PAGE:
- X-rays help reveal the internal structure of the area and may be used to identify the extent of infection or tissue damage in patients with mouth sores.
- Biopsy is a removal of some tissue for laboratory analysis which may sometimes be done in cases of discolored patches of skin.
- Oral brush biopsy is a simple procedure in which a tissue sample from inside the mouth is taken with a small brush and analyzed in a laboratory. It helps to identify abnormal cells inside the mouth that may be causing mouth sores.
- Blood tests are used to identify viral infections in patients with mouth sores.
Treatment of Mouth Sores
Since no permanent cure for many of the common types of mouth sores exists, the focus of the treatment is on relieving the pain, discomfort or unsightly appearance of these sores. The best-proven home-care remedies for mouth sores are:
- Rinsing the mouth regularly in order to keep the area clean. Antimicrobial mouth rinses may be used but rinses that contain alcohol should be avoided. Saltwater can help soothe sores resulting from thrush.
- Avoiding unnecessary irritation of the gums during dental hygiene.
- Avoiding spicy, acidic, very hot and crunchy foods or beverages that may exacerbate the mouth sores. Caffeine and alcohol may also irritate the inner lining of the mouth.
- Drinking through a straw may prevent irritating beverages from coming into contact with sensitive or affected areas of the mouth.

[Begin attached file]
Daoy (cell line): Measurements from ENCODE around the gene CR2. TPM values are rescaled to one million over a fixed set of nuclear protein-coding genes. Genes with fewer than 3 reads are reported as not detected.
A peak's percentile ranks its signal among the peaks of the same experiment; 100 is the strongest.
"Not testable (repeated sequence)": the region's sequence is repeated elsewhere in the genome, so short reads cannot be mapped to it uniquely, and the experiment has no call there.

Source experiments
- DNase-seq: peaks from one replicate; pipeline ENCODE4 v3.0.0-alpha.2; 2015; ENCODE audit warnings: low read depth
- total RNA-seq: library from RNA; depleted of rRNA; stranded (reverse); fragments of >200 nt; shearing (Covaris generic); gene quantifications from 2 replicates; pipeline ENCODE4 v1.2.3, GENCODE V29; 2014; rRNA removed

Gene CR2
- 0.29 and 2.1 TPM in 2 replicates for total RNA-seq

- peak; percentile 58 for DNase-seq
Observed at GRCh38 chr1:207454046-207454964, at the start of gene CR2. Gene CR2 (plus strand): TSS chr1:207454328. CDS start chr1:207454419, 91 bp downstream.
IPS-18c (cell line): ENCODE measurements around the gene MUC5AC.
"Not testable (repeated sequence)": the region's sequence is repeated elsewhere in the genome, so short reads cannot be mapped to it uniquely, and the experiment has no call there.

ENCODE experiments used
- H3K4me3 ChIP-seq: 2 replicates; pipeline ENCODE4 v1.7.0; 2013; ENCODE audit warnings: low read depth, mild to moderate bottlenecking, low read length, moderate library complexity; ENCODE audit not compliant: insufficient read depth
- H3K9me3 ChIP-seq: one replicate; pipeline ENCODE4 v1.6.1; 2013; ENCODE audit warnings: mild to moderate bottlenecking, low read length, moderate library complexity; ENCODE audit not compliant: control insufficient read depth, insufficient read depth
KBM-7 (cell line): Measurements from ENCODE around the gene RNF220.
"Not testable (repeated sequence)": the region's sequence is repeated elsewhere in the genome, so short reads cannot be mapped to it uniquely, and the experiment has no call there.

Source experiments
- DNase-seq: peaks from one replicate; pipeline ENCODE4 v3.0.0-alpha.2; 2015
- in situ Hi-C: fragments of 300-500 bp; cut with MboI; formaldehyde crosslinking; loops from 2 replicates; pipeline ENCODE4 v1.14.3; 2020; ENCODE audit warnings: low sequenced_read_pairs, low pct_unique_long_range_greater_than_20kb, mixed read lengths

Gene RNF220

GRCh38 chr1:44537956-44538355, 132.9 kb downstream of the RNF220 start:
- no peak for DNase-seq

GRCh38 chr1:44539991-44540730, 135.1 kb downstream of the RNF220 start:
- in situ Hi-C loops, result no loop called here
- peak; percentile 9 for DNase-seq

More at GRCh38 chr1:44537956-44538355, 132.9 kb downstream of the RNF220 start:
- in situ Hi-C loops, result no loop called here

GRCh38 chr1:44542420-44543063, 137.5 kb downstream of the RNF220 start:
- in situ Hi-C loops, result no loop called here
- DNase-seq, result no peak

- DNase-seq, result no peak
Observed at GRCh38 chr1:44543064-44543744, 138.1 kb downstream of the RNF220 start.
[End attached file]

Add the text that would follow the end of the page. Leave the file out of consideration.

- Applying ice chips to mouth sores may help relieve pain.
Prescription or over-the-counter medications may be used to alleviate the discomfort and shorten the duration of mouth sores. For maximum effectiveness, medications should be used at the first indication mouth sores are developing. The type of medication depends on the cause and severity of mouth sores and they may include:
- Systemic drugs which include pills, topical ointments or injections of medications for treating infection or inflammation. These may involve antibiotics, antivirals, antifungals and steroids. Over-the-counter pain killers such as aspirin, paracetamol (acetaminophen) or ibuprofen may also be used to relieve pain and inflammation. However, aspirin should not be given to children and teens.
- Topical anesthetics including numbing agents and medications that provide a protective coating.
Mouth sores containing cancerous cells usually need to be surgically removed.
Prevention of Mouth Sores
At the moment there is no guaranteed way of preventing mouth sores. Preventive measures depend upon the specific condition or infection causing the mouth sores. For instance, certain antiviral medications may be used successfully to suppress an outbreak of cold sores during periods of increased susceptibility but they may have no effect on canker sores because these sores may not be caused by viruses.
However, there are certain actions people can take to avoid developing the most common mouth sores. These include having regular dental examinations and practicing good dental as well as overall hygiene, using sunscreens, exercising healthy lifestyles in order to maintain strong immune system, avoiding potential irritants and people with contagious illnesses that can cause mouth sores.